One area certainly not lacking in depth is at running back, where Hyde returns after rushing for 970 yards and 16 touchdowns last year. Rod Smith is having a good spring, Warren Ball appears to be coming on and if sixth-year senior Jordan Hall can ever stay healthy, he'll provide lots of versatility. There was a buzz last week in practice when the Buckeyes lined up with Hyde, Smith and Ball in the same backfield with Miller in a formation Meyer cribbed from the San Francisco 49ers.
"That can give a bunch of trouble to defenses," Hyde said. "They just see three big backs in the backfield and a quarterback who can also run the ball. They don't know who's getting the ball or who's going where."
Ohio State's offensive players do know where they're going, which is different than last spring. Now in the second year of the system, Herman says he can teach his guys not just what to do but why they're doing it.
"It's not just the memorization of, 'OK, I have to line up on the left here,'" he said. "I could train a monkey to do that. What separates really good offenses from average to below-average offenses is all 11 guys understanding the big picture, the entire concept and scheme we're trying to accomplish. It's been nice to kind of dive into that with all of our players this spring."
Knowing how to change a route against a certain defensive look, for instance, should help the Buckeyes play faster this year. The coaches have challenged the players to be a Top 5 offense in the nation this year. That's a lofty goal, but remember that this team is starting from an already high level despite its flaws.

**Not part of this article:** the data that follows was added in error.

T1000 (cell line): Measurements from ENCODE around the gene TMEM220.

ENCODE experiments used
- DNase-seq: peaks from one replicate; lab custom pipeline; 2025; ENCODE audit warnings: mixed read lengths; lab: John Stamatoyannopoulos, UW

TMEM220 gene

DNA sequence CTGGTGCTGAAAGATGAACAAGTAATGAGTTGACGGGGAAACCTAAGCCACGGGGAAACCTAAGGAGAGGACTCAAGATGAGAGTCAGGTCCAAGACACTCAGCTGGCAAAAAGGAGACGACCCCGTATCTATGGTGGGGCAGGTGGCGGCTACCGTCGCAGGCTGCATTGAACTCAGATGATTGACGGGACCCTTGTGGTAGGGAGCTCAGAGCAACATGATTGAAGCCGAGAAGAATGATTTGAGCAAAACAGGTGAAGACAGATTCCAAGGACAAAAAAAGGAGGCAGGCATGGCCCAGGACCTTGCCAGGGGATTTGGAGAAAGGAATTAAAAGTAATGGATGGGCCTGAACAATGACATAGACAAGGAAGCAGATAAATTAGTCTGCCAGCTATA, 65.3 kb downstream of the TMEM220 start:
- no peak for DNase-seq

"I definitely think we can be one of the top offenses in the country if everybody takes care of business and is mistake free," Brown said.
But the convergence of the two raised one pressing question: Where are all the star Big Ten wide receivers?
Only one Big Ten product was invited to the NFL combine to work out as a wide receiver, and that was Michigan's Denard Robinson. He, of course, spent almost all of his career at quarterback, finishing with three catches during his four years as a Wolverine. Maybe he'll turn into a productive receiver at the next level, but he doesn't really count.
In some ways, it was a transitional year for Big Ten receivers. The 2011 season saw four players top 1,000 receiving yards and two others go for at least 925. The NFL drafted six Big Ten receivers last April, including Illinois' A.J. Jenkins in the first round. Iowa's Marvin McNutt and Michigan State's B.J. Cunningham finished their careers as the most productive pass-catchers in school history.
So 2012 was just a blip after a bumper crop, right? Maybe, maybe not. While players from the 2011 group still have time to develop, none of them made much of an impact in the pros last year. Jenkins didn't catch a single pass for the San Francisco 49ers. McNutt spent most of the year on the Philadelphia Eagles' practice squad. The Miami Dolphins cut Cunningham a few months after drafting him. Michigan State's Keshawn Martin had the most successful rookie year of the bunch, catching 10 passes for 85 yards and a score for the Houston Texans. But we weren't exactly witnessing the second coming of Lee Evans, David Boston, Terry Glenn, Plaxico Burress or Braylon Edwards. Not yet anyway.